Here are some tips I’d like to share with you that have allowed me to keep going a bit. At this point, I am mostly housebound. I leave my house a few times a month, but I always plan on the following:
Plan everything in advance.
When you’re chronically ill and you don’t store energy the way other folks do, getting through a full day is daunting. I pay constant attention to what my body is telling me. I must know my limits.
Recognizing which activities impact me the most is important. I have the most energy from 11am to around 5pm. I try to plan my activities within these hours. I know how much mental exertion I can handle in a day before I need to shut things down, and I know my warning signs. (So does my husband. He tells me he knows by the look in my eyes.)
I work from home, so when I talk about outings, I’m talking about activities that take me out of the house, such as business meetings, volunteer events, or social outings. I plan for short activity periods and plenty of rest. I also prioritize my tasks each day and I switch tasks if I need to. In 2020, I’m lucky if I can even leave my home twice a month.
These are some of the questions I ask myself when I’m pacing for pain management for specific activities:
- How many flights of stairs will I have to climb?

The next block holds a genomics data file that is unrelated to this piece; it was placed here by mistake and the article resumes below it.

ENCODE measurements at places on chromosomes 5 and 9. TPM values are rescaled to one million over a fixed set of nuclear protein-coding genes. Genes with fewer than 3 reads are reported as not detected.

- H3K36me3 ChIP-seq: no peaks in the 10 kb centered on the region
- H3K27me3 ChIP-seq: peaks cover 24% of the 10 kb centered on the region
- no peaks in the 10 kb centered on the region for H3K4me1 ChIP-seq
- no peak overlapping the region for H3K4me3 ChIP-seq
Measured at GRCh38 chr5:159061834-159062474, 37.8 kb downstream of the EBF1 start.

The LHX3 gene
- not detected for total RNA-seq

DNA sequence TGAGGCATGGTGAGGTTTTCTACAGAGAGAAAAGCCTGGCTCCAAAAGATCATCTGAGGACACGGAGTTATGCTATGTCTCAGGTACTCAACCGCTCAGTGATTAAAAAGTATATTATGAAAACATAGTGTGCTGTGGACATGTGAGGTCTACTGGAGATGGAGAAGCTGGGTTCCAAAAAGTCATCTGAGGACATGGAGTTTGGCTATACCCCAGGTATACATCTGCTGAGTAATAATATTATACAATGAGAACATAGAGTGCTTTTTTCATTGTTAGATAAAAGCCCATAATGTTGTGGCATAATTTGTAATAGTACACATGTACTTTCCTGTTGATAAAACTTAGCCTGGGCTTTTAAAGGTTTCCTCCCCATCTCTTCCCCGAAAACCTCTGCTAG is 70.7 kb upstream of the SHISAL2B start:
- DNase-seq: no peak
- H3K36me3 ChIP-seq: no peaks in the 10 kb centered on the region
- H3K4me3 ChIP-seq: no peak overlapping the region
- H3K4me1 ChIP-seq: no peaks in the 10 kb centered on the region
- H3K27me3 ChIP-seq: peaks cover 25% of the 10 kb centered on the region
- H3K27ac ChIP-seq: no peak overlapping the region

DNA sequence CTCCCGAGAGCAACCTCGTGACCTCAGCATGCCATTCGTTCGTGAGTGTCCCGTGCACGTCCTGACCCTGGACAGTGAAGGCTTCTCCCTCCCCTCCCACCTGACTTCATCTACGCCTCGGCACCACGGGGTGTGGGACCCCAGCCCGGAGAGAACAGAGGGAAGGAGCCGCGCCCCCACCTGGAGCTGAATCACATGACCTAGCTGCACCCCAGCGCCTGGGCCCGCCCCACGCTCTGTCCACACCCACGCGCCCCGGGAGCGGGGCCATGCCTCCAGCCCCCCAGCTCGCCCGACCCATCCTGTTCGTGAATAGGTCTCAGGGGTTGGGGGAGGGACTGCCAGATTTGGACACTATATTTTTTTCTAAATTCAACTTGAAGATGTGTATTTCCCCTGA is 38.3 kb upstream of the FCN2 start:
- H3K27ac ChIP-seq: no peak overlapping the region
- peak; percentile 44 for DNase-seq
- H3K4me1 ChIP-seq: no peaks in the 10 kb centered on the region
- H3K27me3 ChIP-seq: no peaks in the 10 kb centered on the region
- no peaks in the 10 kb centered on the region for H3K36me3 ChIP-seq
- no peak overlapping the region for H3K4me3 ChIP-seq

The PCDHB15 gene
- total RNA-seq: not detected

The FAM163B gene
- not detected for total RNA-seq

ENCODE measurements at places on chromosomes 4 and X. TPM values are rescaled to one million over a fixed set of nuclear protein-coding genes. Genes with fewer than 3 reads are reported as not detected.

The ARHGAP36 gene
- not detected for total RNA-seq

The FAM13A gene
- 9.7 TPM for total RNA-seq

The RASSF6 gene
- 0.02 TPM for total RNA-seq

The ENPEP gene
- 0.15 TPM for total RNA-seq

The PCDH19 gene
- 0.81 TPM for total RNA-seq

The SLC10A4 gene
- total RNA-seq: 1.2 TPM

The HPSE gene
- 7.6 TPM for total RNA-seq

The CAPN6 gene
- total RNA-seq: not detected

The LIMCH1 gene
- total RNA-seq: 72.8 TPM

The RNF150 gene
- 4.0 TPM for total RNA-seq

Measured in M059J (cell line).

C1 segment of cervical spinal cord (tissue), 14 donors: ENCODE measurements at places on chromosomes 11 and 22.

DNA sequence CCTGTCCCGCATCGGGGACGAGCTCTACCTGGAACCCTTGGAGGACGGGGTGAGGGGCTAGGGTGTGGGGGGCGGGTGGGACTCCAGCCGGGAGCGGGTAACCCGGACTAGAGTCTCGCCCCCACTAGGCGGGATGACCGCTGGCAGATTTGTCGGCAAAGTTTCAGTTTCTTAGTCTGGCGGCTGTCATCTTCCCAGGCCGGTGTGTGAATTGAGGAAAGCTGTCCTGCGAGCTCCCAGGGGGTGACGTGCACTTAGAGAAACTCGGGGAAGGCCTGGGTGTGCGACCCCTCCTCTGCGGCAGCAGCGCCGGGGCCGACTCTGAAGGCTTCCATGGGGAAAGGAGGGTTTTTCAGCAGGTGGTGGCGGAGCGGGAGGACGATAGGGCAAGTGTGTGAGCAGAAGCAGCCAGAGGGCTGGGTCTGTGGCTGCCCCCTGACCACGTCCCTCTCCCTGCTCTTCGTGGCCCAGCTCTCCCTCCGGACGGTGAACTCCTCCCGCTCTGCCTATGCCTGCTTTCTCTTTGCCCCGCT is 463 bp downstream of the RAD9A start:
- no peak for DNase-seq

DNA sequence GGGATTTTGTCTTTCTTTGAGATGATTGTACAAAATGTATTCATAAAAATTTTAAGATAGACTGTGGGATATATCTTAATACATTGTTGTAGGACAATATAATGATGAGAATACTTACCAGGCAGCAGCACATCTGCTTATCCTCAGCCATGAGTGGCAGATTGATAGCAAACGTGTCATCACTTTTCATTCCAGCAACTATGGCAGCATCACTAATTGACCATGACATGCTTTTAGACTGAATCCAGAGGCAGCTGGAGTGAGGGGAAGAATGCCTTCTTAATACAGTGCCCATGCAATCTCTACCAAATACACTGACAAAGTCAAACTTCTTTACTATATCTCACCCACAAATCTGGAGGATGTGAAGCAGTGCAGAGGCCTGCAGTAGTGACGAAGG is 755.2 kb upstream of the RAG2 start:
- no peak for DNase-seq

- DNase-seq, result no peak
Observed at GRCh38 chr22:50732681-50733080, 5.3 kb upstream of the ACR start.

- How much walking will I have to do?
- Is there a shorter route that I can take that will make things easier on me?
- Do I need to bring a cushion because I’ll be sitting on a hard chair?
- Will there even be any chairs? (Standing events are impossible.)
- Do I need to carry anything with me? (I carry tiny purses now. We have a medical kit in our car.)
- Absolutely wear proper footwear. No bare feet or socks. I have house Birks that I bring if I’m going somewhere.
- How much medication do I need to bring with me to get through X amount of time?
Working from home allows me some freedom, but not everyone has that luxury.
Having an invisible illness requires a complete lifestyle change and you can’t really understand it unless you are ill or you know someone like me. I hope this helps those of you out there that are suffering from illness and those of you who have someone in your life who is going through the same thing.
I remain forever more your steadfast and relentless Invisible Illness Health Advocate.
For those of you who are new to this site, I am a chronically ill Canadian expat living in Taiwan, and I have Ankylosing Spondylitis, Fibromyalgia, and MECFS. Follow the link to read more about my invisible illnesses.
Here are some additional resources for pacing for pain management that you might find helpful.